What I wish I knew: Chef Michael Mina
On bucking tradition, befriending your guests and building a restaurant empire
He’s earned two James Beard Awards, a Michelin Star and has had the honor of cooking for three U.S. presidents (Bill Clinton, George W. Bush, and Barack Obama), but when you ask Chef Michael Mina what the highlight of his career as a restaurant entrepreneur has been?
“Number one highlight had to be the first time that my parents came to Aqua,” he said.
Aqua, an upscale seafood restaurant in San Francisco, put Chef Mina on the culinary map in the early ‘90s and earned him Rising Star Chef of the Year (1997) and Best Chef: California (2002) by the James Beard Foundation.
“I grew up in a Middle Eastern household. I’m Egyptian. When I told my dad I wanted to skip college and go to culinary school, it wasn’t received well,” recalls Mina. “You get three choices: you get to be a doctor, a lawyer, or an engineer. Chef was not one of them. The first time that my parents came and saw what I created with Aqua, it was probably the best moment.”
Here, Chef Mina — now founder of more than 25 restaurants around the world — shares his secret sauce for creating a successful restaurant and a few things he wishes he knew at the start of his illustrious career.
My story is like a lot of chefs’.
When I was 15, I started as a dishwasher at a small cafe in my hometown of Ellensburg, Washington. The owner started to teach me how to cook. I would lie in my bed thinking about it, just completely obsessed. I would go in four hours early every day to learn how to cook. Within three months, I was cooking full-time at the restaurant. At the age of 15, I knew that this was what I was going to do for the rest of my life. But of course, I didn’t know everything at the start. Here are a few things I’ve learned along the way.
Build relationships for the long-term.
To me, the restaurant is home. People come in the door, and you want them to feel comfortable. You want them to have a great time. When we started Aqua, there was a different level of formality in the industry than maybe there is today. Four-star restaurants in general were very quiet. I used to call them whisper joints.
Instead, I would tell my staff, "Engage, befriend your guests, and build long-term relationships. I want you to have a list of people who call you when they want a reservation." Some people would ask, “Aren't you worried that your employees are becoming too friendly?” I was like, "I have never gotten a complaint letter that said the employees were too friendly. I've gotten some of the other ones, but I've never gotten that one." And I’d say that’s worked out pretty well for us.
My philosophy around food is the same as my philosophy around business. It’s all about balance. I love bold flavors. I'm talking about acidity, sweetness, spice, fat, and richness. It's all about how you balance the right amount of acid to the right amount of fat, the right amount of sweetness to the right amount of spice. I think that you have to learn how to find that balance in every facet of the business. I truly believe the only way you can find great balance at work is nurturing your employees to get to the next level and building a great culture, surrounded by people you love to work with.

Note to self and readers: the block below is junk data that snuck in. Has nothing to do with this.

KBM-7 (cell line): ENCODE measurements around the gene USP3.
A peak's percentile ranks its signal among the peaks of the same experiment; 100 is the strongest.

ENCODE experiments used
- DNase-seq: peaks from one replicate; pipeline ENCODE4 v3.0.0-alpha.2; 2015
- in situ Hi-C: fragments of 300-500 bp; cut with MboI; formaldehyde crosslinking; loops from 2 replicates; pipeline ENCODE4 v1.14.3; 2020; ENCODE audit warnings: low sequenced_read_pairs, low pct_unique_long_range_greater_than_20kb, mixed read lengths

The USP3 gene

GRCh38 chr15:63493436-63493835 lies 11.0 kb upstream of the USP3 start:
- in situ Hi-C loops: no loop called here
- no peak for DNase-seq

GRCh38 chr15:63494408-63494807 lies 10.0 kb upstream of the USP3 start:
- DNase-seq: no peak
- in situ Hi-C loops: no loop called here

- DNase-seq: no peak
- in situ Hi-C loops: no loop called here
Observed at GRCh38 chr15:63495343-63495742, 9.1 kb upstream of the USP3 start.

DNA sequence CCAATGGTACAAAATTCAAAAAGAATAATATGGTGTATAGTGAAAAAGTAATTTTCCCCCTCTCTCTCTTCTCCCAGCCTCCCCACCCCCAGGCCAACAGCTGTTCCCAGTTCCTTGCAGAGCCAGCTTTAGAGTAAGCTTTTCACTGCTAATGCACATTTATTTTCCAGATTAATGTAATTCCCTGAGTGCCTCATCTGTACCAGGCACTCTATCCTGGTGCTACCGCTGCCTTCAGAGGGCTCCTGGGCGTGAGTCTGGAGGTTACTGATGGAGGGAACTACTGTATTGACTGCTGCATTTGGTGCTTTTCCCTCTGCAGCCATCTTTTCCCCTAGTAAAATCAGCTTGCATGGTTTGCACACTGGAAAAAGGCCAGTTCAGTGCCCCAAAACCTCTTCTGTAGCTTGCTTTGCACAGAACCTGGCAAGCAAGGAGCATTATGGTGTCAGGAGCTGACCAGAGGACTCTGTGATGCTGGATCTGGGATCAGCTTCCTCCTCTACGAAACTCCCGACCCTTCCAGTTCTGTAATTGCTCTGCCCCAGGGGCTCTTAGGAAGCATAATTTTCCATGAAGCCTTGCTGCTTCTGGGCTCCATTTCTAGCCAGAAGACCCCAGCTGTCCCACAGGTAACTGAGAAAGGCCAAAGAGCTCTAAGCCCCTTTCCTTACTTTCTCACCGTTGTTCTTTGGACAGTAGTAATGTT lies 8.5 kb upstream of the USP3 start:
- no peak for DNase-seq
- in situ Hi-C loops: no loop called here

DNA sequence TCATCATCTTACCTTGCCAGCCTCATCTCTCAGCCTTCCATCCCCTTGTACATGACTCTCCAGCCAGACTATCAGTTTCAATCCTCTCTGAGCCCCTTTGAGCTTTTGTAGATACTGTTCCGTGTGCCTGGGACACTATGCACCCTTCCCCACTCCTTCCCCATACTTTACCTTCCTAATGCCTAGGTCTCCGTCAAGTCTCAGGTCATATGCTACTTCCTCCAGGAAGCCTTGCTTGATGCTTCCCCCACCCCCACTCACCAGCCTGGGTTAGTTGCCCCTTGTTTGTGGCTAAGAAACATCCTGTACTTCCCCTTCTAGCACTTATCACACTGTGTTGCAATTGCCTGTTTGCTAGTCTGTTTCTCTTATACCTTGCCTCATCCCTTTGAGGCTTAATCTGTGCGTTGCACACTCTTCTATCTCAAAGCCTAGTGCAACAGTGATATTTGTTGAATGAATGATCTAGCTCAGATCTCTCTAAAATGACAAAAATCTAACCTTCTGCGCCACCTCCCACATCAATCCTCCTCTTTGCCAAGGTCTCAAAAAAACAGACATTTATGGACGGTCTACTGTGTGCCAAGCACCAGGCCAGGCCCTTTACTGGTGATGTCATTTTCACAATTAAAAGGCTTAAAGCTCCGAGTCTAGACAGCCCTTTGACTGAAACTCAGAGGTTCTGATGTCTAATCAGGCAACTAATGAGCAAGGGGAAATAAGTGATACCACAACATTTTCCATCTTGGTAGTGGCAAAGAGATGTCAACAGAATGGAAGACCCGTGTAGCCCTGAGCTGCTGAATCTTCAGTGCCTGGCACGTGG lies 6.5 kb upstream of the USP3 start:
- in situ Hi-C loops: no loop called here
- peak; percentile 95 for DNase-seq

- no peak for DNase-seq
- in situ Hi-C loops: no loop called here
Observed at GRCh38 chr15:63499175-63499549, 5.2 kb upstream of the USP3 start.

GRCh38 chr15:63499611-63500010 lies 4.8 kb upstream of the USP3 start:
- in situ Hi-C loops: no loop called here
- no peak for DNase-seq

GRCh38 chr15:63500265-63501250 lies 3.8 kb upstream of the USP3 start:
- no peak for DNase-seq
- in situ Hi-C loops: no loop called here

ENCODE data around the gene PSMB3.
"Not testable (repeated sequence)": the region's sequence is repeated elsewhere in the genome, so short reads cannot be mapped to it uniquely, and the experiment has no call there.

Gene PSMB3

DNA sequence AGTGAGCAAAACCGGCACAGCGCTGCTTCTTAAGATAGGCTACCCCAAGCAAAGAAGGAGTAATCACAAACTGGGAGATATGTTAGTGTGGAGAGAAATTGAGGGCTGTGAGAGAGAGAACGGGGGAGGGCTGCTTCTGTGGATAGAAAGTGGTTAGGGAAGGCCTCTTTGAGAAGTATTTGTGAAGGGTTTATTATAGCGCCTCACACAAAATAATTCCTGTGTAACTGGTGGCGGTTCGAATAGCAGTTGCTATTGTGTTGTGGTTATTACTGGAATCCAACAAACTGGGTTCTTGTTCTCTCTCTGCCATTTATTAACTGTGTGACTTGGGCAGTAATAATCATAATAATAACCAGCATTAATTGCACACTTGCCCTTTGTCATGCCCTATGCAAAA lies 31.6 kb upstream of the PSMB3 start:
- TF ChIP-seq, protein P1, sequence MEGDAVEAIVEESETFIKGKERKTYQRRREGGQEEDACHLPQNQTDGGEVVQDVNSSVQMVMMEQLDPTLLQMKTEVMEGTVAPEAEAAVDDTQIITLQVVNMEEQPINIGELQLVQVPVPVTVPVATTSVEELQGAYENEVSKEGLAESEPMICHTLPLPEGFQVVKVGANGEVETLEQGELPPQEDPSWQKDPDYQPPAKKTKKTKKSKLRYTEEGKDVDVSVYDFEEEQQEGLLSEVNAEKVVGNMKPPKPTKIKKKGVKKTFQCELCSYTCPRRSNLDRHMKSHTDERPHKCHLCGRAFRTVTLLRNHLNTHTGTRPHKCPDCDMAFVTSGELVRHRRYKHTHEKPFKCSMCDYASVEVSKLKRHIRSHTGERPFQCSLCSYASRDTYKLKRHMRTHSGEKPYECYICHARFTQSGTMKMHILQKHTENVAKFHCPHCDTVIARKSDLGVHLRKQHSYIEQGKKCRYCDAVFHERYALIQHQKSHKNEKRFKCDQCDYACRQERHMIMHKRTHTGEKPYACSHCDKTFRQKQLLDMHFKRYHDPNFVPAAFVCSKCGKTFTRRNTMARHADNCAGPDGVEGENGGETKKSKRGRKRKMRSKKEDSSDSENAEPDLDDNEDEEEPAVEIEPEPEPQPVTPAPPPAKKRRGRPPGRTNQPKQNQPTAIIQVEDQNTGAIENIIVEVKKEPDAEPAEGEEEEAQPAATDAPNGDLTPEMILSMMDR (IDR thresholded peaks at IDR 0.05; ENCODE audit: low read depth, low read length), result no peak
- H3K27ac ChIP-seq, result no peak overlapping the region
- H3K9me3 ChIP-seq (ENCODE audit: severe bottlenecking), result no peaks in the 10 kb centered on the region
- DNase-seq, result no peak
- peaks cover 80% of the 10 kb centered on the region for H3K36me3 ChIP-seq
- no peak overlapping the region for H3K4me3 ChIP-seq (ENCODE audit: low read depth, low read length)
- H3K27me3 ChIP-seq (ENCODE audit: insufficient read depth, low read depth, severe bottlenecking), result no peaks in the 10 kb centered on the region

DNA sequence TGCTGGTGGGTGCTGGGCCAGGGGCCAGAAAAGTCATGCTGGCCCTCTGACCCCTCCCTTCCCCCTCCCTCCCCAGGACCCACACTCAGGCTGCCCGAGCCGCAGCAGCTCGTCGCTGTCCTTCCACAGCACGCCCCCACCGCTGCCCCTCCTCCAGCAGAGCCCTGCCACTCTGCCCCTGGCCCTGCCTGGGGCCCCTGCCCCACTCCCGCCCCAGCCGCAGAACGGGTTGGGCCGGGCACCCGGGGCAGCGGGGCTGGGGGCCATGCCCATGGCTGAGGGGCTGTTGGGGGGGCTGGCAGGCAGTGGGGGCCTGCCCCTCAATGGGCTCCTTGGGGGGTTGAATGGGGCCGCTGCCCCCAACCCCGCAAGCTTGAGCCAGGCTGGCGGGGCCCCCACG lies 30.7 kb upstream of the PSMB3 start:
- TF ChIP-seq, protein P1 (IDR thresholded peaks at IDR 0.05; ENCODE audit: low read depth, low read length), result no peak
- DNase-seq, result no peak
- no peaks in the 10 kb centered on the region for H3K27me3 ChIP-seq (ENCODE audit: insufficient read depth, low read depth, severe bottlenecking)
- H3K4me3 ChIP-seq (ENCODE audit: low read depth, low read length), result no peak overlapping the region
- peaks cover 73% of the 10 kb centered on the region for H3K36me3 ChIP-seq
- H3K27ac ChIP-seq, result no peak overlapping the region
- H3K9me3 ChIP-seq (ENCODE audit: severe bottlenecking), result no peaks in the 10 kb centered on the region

Know the business.
I have seen it so many times where you're like, "This restaurant's amazing." It has everything: the right service, the right food, the right everything. Then the restaurant's gone, because they didn't understand the business side of it. It's really important that you do that from day one. I wish that I would have spent more time early on learning the business side of things. It would have saved me some of those early business mistakes. There's a thing that we all use, called a Critical Path, and it includes everything you have to do before you open a restaurant. You actually have to know all those lines, like 244 line items, or have somebody that you can totally trust who understands them. You can do everything right, but if you have one thing that’s missing from your list, you’ll be out of business within five years.
Put down the tools.
When you’re the chef, everybody comes to you for everything. All of a sudden, you're the plumber, you’re the electrician, and you're not just focused on the food and your guests’ experience. Early on, you put a lot on yourself, and what ends up happening is that stress reflects on everybody. I wish I knew from the beginning that you don't have to do everything. You have amazing people around you who can help so you can focus on what you’re good at, which is making amazing food and running a great restaurant.
Savor the wins.
When I look back on my journey and think about all of the magical things that I've been able to do, whether it's cooking for a president, or being involved in great foundations, or whatever it is, I never actually enjoyed those moments as much in the moment because I was always cooking. I look back at those moments and think, "I wish I wasn't so stressed out about the meal all the time."
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